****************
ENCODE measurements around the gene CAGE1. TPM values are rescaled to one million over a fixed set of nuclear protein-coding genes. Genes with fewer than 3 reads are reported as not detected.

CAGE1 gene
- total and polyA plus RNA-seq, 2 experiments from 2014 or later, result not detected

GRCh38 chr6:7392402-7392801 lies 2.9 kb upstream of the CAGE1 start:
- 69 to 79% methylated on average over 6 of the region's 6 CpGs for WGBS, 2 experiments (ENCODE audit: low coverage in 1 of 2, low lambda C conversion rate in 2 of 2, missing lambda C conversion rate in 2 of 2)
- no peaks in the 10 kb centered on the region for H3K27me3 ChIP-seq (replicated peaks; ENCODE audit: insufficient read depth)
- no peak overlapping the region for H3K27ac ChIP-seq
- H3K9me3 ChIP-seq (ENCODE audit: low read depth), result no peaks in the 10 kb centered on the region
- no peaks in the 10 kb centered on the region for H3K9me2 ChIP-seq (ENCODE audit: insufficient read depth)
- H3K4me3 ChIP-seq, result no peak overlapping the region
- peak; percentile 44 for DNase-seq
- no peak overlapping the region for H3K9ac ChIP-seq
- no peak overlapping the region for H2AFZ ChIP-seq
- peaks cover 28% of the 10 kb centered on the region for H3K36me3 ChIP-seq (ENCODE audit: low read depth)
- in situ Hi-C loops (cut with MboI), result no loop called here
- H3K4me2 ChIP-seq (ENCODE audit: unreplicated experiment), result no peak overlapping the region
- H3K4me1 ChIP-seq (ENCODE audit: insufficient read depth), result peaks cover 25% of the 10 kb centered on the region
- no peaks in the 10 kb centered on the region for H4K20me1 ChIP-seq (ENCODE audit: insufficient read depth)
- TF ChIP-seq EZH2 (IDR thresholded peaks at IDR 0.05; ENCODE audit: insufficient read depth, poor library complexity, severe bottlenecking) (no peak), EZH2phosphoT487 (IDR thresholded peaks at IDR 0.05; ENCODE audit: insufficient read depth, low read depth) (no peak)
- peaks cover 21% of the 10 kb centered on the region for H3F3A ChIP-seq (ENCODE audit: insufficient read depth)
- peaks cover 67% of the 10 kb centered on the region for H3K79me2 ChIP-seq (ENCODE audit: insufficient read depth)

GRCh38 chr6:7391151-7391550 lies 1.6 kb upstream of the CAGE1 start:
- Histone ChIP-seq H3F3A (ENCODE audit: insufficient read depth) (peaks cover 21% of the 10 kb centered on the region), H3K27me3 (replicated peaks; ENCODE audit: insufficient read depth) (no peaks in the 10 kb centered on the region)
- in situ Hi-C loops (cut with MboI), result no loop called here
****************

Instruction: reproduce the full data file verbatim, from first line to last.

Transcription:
ENCODE measurements around the gene CAGE1. TPM values are rescaled to one million over a fixed set of nuclear protein-coding genes. Genes with fewer than 3 reads are reported as not detected.

CAGE1 gene
- total and polyA plus RNA-seq, 2 experiments from 2014 or later, result not detected

GRCh38 chr6:7392402-7392801 lies 2.9 kb upstream of the CAGE1 start:
- 69 to 79% methylated on average over 6 of the region's 6 CpGs for WGBS, 2 experiments (ENCODE audit: low coverage in 1 of 2, low lambda C conversion rate in 2 of 2, missing lambda C conversion rate in 2 of 2)
- no peaks in the 10 kb centered on the region for H3K27me3 ChIP-seq (replicated peaks; ENCODE audit: insufficient read depth)
- no peak overlapping the region for H3K27ac ChIP-seq
- H3K9me3 ChIP-seq (ENCODE audit: low read depth), result no peaks in the 10 kb centered on the region
- no peaks in the 10 kb centered on the region for H3K9me2 ChIP-seq (ENCODE audit: insufficient read depth)
- H3K4me3 ChIP-seq, result no peak overlapping the region
- peak; percentile 44 for DNase-seq
- no peak overlapping the region for H3K9ac ChIP-seq
- no peak overlapping the region for H2AFZ ChIP-seq
- peaks cover 28% of the 10 kb centered on the region for H3K36me3 ChIP-seq (ENCODE audit: low read depth)
- in situ Hi-C loops (cut with MboI), result no loop called here
- H3K4me2 ChIP-seq (ENCODE audit: unreplicated experiment), result no peak overlapping the region
- H3K4me1 ChIP-seq (ENCODE audit: insufficient read depth), result peaks cover 25% of the 10 kb centered on the region
- no peaks in the 10 kb centered on the region for H4K20me1 ChIP-seq (ENCODE audit: insufficient read depth)
- TF ChIP-seq EZH2 (IDR thresholded peaks at IDR 0.05; ENCODE audit: insufficient read depth, poor library complexity, severe bottlenecking) (no peak), EZH2phosphoT487 (IDR thresholded peaks at IDR 0.05; ENCODE audit: insufficient read depth, low read depth) (no peak)
- peaks cover 21% of the 10 kb centered on the region for H3F3A ChIP-seq (ENCODE audit: insufficient read depth)
- peaks cover 67% of the 10 kb centered on the region for H3K79me2 ChIP-seq (ENCODE audit: insufficient read depth)

GRCh38 chr6:7391151-7391550 lies 1.6 kb upstream of the CAGE1 start:
- Histone ChIP-seq H3F3A (ENCODE audit: insufficient read depth) (peaks cover 21% of the 10 kb centered on the region), H3K27me3 (replicated peaks; ENCODE audit: insufficient read depth) (no peaks in the 10 kb centered on the region)
- in situ Hi-C loops (cut with MboI), result no loop called here